It’s day two of the Five Days of Fiction, my celebration of ten years since the publication of my first novel! The winner of yesterday’s giveaway is @lauracwhitney on Twitter, with her lonely cloud being befriended by a unicorn. πŸ™‚

With only three days left to the release of In the Labyrinth of Drakes, my next question is: what writer would you say has had the biggest influence on your life?

This one’s a no-brainer for me: Diana Wynne Jones. Specifically, her book Fire and Hemlock, because I distinctly remember putting it down and thinking, “I want to be a writer.” I’d made up stories before then (see yesterday’s post), but that was the first time I really thought about telling stories for other people to read. My career rests on that foundation; it’s hard to imagine a bigger influence than that.

As you might expect, the winner for this giveaway will receive a copy of Fire and Hemlock; I’m going to try to track down the library edition I read when I was nine or ten, but no promises. You may wind up with a different cover.

On to the guest responses! (I specifically asked my guests who influenced them as a writer, but for the purposes of the giveaway, any kind of influence is fair game.)



#5DaysOfFiction: Day One

Ten years ago today, my first novel came out.

This isn’t an April Fool’s joke, nor was it then. In fact, I’m happy to say that my less-than-entirely-auspicious debut date turned out just fine for me: ten years on, the book is still in print (though it likely won’t be for much longer). In the interim, I’ve published ten other novels, with twelfth due out on Tuesday, which ain’t a bad run for that span of time.

In celebration of that anniversary, and as a lead-up to the publication of In the Labyrinth of Drakes, we’re going to have Five Days of Fiction! Each day will feature a question, with guest answers from various authors of my acquaintance, and a chance for others to weigh in via comments or Twitter. Anybody who responds to the question will be eligible for a book giveaway: some days it will be one of my books, while others will be books that have had a big influence on me. You have until the next day’s question gets posted to answer; after that I’ll pick a winner.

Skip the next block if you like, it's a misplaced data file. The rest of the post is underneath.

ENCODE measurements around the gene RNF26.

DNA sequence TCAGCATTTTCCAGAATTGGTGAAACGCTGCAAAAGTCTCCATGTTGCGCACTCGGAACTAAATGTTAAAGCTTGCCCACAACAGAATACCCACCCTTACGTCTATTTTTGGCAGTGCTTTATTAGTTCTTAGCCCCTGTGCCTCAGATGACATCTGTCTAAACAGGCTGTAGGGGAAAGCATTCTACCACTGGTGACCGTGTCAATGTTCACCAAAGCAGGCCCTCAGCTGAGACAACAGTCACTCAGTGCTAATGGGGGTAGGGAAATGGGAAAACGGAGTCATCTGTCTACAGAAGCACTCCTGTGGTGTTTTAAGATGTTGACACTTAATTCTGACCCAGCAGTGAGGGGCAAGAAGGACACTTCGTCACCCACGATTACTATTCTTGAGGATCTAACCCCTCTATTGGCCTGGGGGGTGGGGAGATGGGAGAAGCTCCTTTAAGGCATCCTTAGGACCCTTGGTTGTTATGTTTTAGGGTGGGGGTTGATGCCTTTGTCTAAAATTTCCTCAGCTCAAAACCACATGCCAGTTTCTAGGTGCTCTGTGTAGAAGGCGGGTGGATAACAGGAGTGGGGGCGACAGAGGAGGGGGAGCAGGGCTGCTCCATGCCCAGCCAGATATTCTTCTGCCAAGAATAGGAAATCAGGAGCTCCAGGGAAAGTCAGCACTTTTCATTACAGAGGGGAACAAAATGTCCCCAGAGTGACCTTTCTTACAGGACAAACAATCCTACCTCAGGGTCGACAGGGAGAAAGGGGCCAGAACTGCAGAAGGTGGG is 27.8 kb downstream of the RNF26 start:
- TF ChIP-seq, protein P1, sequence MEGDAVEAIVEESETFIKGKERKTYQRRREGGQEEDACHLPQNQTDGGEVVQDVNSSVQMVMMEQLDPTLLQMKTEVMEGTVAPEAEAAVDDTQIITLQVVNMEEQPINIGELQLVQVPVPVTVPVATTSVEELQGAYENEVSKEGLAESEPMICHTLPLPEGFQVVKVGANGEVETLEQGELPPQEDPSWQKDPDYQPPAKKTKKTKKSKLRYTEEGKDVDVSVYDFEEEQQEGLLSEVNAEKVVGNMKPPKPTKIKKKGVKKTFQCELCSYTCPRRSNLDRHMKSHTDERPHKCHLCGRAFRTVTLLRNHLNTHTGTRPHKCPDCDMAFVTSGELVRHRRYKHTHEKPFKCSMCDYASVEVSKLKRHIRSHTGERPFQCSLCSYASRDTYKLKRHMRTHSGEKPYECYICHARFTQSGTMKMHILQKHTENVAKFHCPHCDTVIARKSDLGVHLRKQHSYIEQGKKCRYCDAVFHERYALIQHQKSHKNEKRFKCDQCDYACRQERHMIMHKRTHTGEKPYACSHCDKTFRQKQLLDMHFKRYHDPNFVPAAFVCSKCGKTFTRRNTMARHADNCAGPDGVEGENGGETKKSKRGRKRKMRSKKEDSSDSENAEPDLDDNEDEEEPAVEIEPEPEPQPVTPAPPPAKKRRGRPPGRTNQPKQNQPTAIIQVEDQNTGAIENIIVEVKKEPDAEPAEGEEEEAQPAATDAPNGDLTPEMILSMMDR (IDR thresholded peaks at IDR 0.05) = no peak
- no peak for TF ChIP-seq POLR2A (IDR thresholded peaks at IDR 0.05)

To start us off, let me ask: what’s the earliest story you remember ever writing? Pretty much all of us made up stories at some point, even if we didn’t wind up pursuing it as a more serious hobby or career. How old were you? What kind of story was it? Did you ever show it to anybody?

One lucky respondent will receive a copy of Doppelganger — not Witch; I’m scouring the wilds of the internet to find the original edition, the one that came out on April 1st, 2006.

For me, the answer is a little mystery story I wrote when I was (I think) eight. The woman babysitting me and several other kids that summer taught us out to make little bound books with cardboard and cloth; mine was red, and I wrote a story about a girl named Jessica whose cat was stolen. I felt obliged to fill all the pages of the little book, so as I went along in the story, my handwriting got larger and larger . . . and then in desperation, when Jessica was going to get on a plane after rescuing her cat, I listed everything she packed, because I didn’t want any blank pages left. Yeah. Not exactly proof of future genius, that. πŸ˜›

And now for the guest responses! Find out what ~fabulous~ ideas the pros had when they were six . . . .



Photo exhibit at Borderlands

Not that you can really make out the details in this picture (I took it with my phone), but: you are looking at the very first public exhibition of my photography.

Borderlands exhibit

That’s the cafΓ© at Borderlands Books, with eight of my photos on the wall. Last year it occurred to me that, hey, they regularly have local artists hanging their work in the cafΓ© — and I count as a local artist. I talked to the store’s owners, and we agreed that it would make sense for me to do a small exhibition that coincides with the release of In the Labyrinth of Drakes. I hung the pictures on Monday night; they’ll be there through the end of May.

There’s no thematic connection between the photos and the book; I haven’t traveled enough in the Middle East to put together a decent collection of Labyrinth-appropriate shots. (Israel and Turkey are the closest I’ve gotten, and most of my Israeli pictures are of Neolithic archaeological sites. Which is to say: dirt. And the occasional rock.) Instead it’s just eight photos I happen to really like, grouped in four pairs. If you’re curious which ones I chose, I’ve made a Flickr set of them here — or you can go to Borderlands and see them in person. πŸ™‚ In fact, why not come to Borderlands on April 9th? I’m doing a reading and signing there at 3 p.m. that Saturday. If a picture is worth a thousand words, then between the photos and the reading, that’s like ten thousand words for your effort. It’s a bargain, I’m tellin’ ya.